Due to the dynamic nature of our world, visions can change.  They are not eternal, but have a shelf-life which is often dependent upon leadership.  This doesn’t mean that the vision was wrong, but that it needs to shift due to our constantly changing world.

Visions are human-powered.

While visions are given by God, we are His hands and feet in this world to accomplish the work.  I Corinthians 3:9 says, “For we are co-workers in God’s service; you are God’s field, God’s building.”  We have the privilege of working side-by-side with others in God’s service.  Because developing and realizing your vision is so much work, it is important to enlist the help of a team.

Nehemiah couldn’t build the wall alone, and neither can you.  Look to God for a vision, seeking guidance by the Spirit, and recruit a team to work beside you.

David - Prof 2Where there is no vision, the people perish: but he that keepeth the law, happy is he.  (Proverbs 29:18)

Dr. G. David Boyd is the Managing Director of EA Resources, a non-profit designed to equip churches and parents to minister to emerging adults.

So You Want to Start a Young Adult Ministry

So You Want to Start a Young Adult MinistryI had rehearsed what I was going to say and had a response for each of the objections I was sure my pastor would enumerate. I waited until the waitress brought us our coffee, and then I began to share a bit of my heart with this man who had watched me grow up and in recent years had become more of a mentor. Continue reading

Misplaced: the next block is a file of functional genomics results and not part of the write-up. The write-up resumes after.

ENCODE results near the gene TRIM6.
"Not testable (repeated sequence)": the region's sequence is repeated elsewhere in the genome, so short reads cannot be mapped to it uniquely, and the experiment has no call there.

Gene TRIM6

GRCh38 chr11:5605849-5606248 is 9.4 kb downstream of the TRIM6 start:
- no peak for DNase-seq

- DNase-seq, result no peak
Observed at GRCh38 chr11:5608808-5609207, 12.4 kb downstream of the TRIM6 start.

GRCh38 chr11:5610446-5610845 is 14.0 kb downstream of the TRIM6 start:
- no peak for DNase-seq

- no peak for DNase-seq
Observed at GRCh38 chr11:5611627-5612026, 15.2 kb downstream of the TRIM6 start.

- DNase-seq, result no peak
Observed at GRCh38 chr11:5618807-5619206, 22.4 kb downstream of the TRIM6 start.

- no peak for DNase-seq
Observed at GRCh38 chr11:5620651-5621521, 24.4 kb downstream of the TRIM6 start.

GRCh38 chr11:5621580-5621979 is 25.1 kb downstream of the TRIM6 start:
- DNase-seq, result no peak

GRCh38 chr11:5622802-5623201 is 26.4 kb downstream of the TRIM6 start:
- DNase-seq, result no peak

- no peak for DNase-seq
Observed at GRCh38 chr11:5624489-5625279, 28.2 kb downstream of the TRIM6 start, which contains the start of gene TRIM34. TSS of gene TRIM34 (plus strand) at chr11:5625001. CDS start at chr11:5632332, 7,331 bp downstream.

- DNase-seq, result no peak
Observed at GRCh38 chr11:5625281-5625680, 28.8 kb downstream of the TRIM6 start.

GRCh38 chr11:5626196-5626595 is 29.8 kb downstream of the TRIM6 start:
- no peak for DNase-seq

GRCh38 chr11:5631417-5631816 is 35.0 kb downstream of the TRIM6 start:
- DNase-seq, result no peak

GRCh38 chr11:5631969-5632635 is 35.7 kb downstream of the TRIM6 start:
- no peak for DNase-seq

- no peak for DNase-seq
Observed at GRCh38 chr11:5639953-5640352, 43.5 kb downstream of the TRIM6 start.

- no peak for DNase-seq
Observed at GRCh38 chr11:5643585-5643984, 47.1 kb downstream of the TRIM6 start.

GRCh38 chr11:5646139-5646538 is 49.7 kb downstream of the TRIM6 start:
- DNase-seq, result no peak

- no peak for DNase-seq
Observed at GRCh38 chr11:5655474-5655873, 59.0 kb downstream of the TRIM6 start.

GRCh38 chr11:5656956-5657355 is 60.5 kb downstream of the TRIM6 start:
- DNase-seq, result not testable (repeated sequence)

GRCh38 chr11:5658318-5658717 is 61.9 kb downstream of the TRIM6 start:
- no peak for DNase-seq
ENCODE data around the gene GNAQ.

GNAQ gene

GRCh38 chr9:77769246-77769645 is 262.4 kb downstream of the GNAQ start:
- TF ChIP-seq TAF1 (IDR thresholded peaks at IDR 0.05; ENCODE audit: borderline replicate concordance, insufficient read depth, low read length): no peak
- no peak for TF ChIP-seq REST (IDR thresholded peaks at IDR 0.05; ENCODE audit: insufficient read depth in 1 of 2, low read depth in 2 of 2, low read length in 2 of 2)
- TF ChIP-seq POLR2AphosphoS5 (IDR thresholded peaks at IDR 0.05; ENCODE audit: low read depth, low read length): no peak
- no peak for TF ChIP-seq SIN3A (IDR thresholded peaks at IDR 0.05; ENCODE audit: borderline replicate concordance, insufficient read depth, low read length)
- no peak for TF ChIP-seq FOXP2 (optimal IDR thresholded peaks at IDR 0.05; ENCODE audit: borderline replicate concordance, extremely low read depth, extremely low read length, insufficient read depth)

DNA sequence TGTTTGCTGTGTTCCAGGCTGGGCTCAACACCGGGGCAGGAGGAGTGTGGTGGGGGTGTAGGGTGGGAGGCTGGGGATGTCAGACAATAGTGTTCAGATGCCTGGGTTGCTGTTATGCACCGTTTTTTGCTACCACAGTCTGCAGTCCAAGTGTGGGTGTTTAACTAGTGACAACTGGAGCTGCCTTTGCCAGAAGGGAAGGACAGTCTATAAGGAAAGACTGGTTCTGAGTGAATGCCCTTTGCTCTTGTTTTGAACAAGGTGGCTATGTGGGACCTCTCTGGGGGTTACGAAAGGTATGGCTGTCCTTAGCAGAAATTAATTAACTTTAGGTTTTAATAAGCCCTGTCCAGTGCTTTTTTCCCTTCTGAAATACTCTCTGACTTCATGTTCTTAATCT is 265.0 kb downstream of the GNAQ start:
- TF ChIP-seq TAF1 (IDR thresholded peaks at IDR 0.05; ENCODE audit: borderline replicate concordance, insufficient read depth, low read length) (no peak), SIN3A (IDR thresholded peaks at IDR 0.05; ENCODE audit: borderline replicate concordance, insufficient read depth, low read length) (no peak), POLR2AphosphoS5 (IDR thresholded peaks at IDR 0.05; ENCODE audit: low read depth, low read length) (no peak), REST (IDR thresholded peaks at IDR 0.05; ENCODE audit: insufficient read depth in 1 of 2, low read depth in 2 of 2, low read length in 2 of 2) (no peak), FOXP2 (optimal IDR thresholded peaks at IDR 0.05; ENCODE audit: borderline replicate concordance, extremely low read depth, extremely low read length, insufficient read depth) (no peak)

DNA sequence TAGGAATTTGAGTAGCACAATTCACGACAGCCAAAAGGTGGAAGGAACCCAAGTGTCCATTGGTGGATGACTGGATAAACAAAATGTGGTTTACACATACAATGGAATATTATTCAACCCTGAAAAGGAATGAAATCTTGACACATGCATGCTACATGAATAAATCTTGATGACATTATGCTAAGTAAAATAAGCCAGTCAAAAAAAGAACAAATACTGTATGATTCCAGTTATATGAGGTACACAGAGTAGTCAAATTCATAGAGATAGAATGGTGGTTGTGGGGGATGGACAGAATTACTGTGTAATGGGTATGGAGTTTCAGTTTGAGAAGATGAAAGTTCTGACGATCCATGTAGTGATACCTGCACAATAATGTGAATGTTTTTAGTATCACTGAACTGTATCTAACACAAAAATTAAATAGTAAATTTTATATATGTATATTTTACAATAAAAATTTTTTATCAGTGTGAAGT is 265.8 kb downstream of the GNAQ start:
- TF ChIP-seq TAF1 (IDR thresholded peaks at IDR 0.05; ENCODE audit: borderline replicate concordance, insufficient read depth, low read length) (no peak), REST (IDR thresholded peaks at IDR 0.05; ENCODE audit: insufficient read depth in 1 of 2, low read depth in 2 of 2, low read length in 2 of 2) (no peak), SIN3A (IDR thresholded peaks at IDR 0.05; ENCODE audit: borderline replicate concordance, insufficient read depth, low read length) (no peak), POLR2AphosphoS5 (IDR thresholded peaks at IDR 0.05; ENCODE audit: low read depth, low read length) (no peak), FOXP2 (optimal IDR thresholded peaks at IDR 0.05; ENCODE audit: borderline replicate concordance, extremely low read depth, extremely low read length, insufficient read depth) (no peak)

Recruiting a Team for Emerging Adult Ministry

If you desire to minister to emerging adults in your church, I highly encourage you to create a team.  Teamwork makes your journey more fun, and allows you to accomplish more than if you are working alone.  While a good team can expand your reach and ministry; however, a bad team can exhaust you and hold you back from making a difference.

So if you recruiting people to minister to emerging adults, here are some essential qualities.

1.  Community Builders

ftflagler-washington-pictures-4376127-h[1]These are the people that everyone wants to be around.  There is just something contagious about who they are, and what they bring into a room.  I actively recruit several “life-of-the-party” people before launching any type of small group or community, because they will be the glue that makes new people stick.  These people are your front-line welcome the new guests.  You want your new guests to walk away saying, “Wow, I really liked the people we met.”

2.  Accepting